Are your relationships as intimate as they could be?
With your family
- How many times a week do you and your spouse do household chores together?
- How often in the past month have you two had a conversation in which neither of you criticized or blamed the other?
- How often in the average month do you and your spouse share a spiritual experience - worshipping, celebrating a tradition or appreciating nature together?
- How many times this week did you or your partner disclose a strong emotion - love, fear, sadness?
With a friend
- In your most recent lengthy conversation with a good friend, how many times did you stray from "safe" subjects such as current events or your busy schedules?
- How many times in the past year have you allowed a friend to see you as you are - when you've just woken up, before you've tidied the house or after you've been crying?
- How many of your friends have you told directly that you like being with them?
With a work colleague
- When you've heard of colleagues with personal troubles such as illness or family problems, how many times did you reach out to them, even by saying something like, "I know you're having a tough time. We're all here for you"?
- How often in the past month have you said a heartfelt "thank you" to a colleague who has done something for you, or "I'm sorry" when you've been wrong?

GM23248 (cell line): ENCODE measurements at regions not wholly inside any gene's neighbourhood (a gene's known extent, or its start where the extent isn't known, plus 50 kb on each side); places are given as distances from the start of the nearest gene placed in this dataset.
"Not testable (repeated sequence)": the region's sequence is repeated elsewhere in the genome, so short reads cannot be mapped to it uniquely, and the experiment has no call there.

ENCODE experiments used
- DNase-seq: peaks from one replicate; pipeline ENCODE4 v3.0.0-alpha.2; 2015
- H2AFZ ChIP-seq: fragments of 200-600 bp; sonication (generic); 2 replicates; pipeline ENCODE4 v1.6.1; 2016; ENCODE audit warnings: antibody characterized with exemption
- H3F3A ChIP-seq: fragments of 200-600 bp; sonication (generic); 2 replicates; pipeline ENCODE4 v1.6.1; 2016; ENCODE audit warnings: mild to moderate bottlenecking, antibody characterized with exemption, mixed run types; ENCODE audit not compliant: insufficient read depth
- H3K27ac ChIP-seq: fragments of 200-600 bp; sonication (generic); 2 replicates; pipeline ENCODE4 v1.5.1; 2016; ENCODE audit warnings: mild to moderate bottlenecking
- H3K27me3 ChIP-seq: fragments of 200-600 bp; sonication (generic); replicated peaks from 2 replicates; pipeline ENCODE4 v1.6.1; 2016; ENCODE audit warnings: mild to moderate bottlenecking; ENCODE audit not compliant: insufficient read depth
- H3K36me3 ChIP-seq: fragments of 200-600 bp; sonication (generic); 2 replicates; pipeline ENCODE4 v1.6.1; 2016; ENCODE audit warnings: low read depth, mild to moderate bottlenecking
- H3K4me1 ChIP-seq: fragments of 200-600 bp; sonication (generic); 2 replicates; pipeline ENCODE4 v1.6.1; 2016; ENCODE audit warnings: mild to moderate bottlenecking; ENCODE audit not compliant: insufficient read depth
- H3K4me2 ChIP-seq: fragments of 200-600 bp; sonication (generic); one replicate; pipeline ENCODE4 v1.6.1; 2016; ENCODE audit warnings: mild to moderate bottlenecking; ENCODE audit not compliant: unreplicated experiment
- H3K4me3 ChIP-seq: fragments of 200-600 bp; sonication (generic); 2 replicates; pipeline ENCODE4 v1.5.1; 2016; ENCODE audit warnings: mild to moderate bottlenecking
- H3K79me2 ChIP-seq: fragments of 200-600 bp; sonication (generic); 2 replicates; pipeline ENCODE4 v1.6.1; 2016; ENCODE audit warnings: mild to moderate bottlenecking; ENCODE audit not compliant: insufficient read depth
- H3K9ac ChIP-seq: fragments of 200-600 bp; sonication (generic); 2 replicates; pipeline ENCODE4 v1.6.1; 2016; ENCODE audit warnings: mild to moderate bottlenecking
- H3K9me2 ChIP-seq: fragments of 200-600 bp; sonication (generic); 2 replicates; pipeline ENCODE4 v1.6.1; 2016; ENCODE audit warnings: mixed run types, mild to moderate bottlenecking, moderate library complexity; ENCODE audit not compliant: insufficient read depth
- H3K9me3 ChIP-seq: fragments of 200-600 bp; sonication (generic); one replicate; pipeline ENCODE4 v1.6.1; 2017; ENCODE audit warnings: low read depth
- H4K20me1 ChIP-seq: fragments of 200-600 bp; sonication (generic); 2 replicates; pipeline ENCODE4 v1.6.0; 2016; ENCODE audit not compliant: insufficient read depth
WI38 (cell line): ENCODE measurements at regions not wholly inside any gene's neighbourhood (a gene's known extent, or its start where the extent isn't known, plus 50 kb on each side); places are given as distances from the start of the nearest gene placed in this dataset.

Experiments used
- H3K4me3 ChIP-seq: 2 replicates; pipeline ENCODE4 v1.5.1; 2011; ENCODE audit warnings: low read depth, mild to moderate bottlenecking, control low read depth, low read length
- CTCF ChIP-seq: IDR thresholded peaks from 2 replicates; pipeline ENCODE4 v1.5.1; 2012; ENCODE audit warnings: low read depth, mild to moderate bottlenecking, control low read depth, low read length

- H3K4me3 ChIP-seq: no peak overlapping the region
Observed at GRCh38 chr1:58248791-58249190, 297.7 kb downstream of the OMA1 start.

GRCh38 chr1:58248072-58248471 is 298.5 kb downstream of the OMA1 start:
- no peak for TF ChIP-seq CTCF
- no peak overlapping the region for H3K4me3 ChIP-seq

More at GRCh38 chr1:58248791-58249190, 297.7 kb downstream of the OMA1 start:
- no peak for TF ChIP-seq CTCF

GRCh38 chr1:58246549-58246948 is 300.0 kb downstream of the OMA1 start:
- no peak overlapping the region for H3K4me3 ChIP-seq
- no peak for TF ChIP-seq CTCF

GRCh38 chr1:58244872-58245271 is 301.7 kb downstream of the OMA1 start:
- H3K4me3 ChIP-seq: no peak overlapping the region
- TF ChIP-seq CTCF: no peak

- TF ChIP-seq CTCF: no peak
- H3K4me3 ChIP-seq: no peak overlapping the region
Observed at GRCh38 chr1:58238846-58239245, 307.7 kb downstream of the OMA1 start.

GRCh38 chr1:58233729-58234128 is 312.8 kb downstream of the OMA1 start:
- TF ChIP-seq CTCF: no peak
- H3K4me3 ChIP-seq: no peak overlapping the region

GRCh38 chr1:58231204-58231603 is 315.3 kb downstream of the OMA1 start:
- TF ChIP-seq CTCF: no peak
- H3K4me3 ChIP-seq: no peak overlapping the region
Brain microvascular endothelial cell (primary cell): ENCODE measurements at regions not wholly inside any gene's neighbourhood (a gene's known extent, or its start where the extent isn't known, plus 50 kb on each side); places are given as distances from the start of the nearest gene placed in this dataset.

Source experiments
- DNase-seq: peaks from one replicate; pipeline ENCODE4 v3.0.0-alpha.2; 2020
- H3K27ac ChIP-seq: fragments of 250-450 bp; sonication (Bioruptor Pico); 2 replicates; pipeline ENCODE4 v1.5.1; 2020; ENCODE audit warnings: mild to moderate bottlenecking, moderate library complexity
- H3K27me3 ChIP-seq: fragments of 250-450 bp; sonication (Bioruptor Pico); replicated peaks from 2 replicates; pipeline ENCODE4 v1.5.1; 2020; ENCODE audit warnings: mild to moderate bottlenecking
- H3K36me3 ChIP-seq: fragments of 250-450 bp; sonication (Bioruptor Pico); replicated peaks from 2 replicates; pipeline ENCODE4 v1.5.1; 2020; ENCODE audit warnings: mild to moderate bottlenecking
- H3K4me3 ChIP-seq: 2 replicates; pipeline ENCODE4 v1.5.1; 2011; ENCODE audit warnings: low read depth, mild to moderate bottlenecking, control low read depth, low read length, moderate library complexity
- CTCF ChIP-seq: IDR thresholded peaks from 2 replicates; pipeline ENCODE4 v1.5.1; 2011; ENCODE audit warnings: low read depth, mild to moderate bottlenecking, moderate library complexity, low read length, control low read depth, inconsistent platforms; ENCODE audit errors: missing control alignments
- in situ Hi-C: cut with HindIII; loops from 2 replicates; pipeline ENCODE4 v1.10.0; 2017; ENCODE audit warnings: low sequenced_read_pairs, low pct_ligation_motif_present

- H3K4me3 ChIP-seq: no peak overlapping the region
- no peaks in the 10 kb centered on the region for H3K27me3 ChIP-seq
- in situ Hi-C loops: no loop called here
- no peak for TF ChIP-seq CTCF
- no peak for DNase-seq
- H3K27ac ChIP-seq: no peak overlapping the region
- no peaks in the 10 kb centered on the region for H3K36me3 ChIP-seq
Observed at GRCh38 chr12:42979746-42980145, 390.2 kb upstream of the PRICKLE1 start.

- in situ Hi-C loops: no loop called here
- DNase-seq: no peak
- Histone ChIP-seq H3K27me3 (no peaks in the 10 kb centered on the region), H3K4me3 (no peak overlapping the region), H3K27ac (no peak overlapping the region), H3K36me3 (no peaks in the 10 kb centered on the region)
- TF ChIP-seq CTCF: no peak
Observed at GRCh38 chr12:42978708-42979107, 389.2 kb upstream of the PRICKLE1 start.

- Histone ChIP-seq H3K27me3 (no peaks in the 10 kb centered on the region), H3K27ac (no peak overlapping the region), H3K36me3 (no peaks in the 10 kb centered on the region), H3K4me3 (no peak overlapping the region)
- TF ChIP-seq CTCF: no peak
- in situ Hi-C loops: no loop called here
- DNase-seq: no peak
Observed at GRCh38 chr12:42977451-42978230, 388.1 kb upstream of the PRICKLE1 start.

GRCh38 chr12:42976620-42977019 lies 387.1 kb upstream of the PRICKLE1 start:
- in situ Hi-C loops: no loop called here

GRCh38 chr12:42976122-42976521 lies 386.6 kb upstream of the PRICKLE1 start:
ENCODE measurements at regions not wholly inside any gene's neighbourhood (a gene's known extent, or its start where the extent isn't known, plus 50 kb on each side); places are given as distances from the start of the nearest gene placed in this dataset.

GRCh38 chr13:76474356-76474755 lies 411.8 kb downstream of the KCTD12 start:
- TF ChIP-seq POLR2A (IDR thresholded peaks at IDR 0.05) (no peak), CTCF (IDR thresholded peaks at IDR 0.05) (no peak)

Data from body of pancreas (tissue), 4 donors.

- How many times at work have you made a personal disclosure to a coworker and seen the work relationship strengthen?
What's your score?
The higher your number, the more likely you're enjoying a variety of intimate relationships. If you've scored a lot of zeros, ask yourself if your relationships are as satisfying as you'd like. If not, fear, self-doubt, an overloaded schedule or a lack of knowledge may be acting as barriers to intimacy.
As with anything worthwhile, intimacy takes work. Try taking these steps to deepen your intimate relationships.
- Learn more about yourself. Spend quiet time alone to think, meditate, accept your failings, rejoice in your successes and ponder your dreams.
- For one entire day, avoid criticizing your spouse or children. Make it two days in a row, then a week.
- If your weekly schedule doesn't permit relaxed, open-ended time
with your partner or children, alter it.
- With your friends, don't pretend everything's perfect when it's not. Putting up a good front will only deter them from offering you support.
- If you've been admiring a colleague's work, take the risk and tell him or her directly.
- Recognize that excessive eating, drinking and working are all ways to avoid closeness.
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